Grams, a Google for the underground Internet
A new search engine just made its debut and has overnight turned into the first port of call for all things illegal
The last week has seen frenetic curiosity and underground online activity. All of it has to do with the beta launch of a search engine called Grams. It is the kind of frenzy Google generated when it was first launched.
While the interface resembles that of Google, there is one difference. People use search engines such as Google, Bing and Yahoo to search for all things legal. Grams, in the few days it has been around, is turning out to be the first port of call for all things illegal. That includes drugs of all kinds, arms, ammunition, fake currencies, passports and citizenship documents, and credit card numbers, among other things.
Attempts to elicit a response from Grams’ creator, who goes by the nickname gramsadmin, did not yield any results.
The message was sent to him on social networking site Reddit.com, where he announced the beta launch last week. This search engine cannot be accessed on any regular browser. It uses a different protocol and requires an altogether different browser that masks your online identity.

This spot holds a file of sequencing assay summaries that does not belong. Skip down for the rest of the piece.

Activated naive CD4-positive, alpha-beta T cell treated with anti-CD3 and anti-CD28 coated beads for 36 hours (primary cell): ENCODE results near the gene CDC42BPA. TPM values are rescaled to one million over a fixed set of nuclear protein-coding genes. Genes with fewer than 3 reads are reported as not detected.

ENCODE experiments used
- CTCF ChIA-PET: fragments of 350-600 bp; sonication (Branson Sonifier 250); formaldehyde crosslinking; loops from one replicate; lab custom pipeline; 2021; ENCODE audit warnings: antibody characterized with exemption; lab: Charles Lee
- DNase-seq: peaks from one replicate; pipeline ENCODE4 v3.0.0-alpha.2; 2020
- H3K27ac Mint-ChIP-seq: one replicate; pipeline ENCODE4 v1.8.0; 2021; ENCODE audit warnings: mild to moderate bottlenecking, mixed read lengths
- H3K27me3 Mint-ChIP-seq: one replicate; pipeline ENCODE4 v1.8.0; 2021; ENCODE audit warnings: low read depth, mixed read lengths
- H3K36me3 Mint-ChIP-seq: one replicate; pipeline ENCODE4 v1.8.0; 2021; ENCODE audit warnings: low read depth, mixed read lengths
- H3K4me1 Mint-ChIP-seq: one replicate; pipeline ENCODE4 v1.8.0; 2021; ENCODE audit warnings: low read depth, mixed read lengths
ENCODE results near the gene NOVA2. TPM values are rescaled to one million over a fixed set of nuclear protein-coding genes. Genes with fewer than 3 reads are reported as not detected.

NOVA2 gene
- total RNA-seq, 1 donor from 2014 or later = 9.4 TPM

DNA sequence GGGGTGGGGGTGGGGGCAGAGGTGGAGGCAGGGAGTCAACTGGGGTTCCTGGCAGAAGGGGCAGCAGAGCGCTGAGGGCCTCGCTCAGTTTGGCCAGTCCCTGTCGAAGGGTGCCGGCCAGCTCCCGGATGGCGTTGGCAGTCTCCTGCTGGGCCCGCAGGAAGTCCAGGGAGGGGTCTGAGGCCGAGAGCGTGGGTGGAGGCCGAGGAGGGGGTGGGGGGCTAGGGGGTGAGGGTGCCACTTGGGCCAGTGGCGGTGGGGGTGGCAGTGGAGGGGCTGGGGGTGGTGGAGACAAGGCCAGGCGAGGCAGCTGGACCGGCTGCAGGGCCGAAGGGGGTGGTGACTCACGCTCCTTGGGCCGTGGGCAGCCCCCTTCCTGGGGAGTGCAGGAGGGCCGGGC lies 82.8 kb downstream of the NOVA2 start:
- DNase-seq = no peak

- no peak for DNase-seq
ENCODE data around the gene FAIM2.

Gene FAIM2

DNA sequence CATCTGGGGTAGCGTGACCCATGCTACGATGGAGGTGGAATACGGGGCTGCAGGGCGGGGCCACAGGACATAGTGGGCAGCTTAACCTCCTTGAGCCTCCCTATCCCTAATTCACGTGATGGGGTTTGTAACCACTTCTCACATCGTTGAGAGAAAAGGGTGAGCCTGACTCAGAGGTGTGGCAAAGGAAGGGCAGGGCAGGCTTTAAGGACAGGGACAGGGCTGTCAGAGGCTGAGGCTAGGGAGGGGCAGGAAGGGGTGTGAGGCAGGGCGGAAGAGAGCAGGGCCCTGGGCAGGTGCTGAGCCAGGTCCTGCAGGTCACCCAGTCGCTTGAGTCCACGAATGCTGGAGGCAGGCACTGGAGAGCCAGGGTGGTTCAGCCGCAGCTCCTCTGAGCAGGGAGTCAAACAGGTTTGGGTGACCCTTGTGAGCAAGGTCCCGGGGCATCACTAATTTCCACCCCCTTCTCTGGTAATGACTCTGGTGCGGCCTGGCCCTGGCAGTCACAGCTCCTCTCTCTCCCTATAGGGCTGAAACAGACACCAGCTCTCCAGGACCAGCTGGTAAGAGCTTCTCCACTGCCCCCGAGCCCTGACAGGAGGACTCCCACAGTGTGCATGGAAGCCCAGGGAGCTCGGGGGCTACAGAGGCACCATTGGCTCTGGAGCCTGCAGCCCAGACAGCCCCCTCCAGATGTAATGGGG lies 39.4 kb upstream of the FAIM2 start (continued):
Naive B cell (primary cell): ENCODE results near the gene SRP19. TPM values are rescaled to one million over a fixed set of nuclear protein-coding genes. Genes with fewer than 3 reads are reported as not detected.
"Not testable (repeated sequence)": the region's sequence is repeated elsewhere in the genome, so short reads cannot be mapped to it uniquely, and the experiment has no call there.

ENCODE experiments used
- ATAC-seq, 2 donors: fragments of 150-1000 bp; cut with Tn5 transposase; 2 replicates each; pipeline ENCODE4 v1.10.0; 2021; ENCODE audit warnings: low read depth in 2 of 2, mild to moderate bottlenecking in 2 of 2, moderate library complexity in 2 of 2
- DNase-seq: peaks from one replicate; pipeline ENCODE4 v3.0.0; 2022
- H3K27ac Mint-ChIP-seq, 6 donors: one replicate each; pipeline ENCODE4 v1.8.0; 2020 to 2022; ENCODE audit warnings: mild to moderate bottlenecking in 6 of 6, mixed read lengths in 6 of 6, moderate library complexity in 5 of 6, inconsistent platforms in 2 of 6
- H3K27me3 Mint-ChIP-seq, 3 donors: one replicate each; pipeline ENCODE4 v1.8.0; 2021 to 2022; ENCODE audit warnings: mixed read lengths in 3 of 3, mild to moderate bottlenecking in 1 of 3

To grasp the significance of Grams, it is pertinent to first understand a concept. The Internet most people trawl to mine information is what hacks call the Surface Web. This is that portion of the World Wide Web that can be indexed by most search engines.
Below this surface, lies the Deep Web. This part is practically impossible to index by conventional search engines because of the various formats it exists in and the dynamic nature of its content. Estimates on how large the Deep Web is vary. But there is consensus that it is exponentially larger than the Surface Web.
A smaller part of the Deep Web is called the Dark Net. At first look, this is the Wild West, littered as it is with contraband of all kinds. The philosophical mooring that holds the Dark Net together though is freedom. That is why this place is used by political dissidents of all kinds to spreads their literature, whistleblowers such as Edward Snowden to pointers media outlets can scoop, and documents of all kinds that governments across the world don’t want people to set their eyes on.
To indulge in all of these, people who populate the Dark Net have to hide their digital footprints. To that extent, this is as perfect a place as it gets. That said, it is infested with malware and trolls of all kinds. You click on a wrong link and concede control of your machine to unscrupulous elements. As the saying goes on Dark Net, you get what you search for.
To access this part of the web, you need a piece of software called The Onion Router (TOR) Browser Bundle. It can be accessed on www.torproject.org from any regular browser. The bundle contains a browser called The Onion. Once installed, type http://grams7enufi7jmdl.onion/ into it and you’ll be taken to Grams.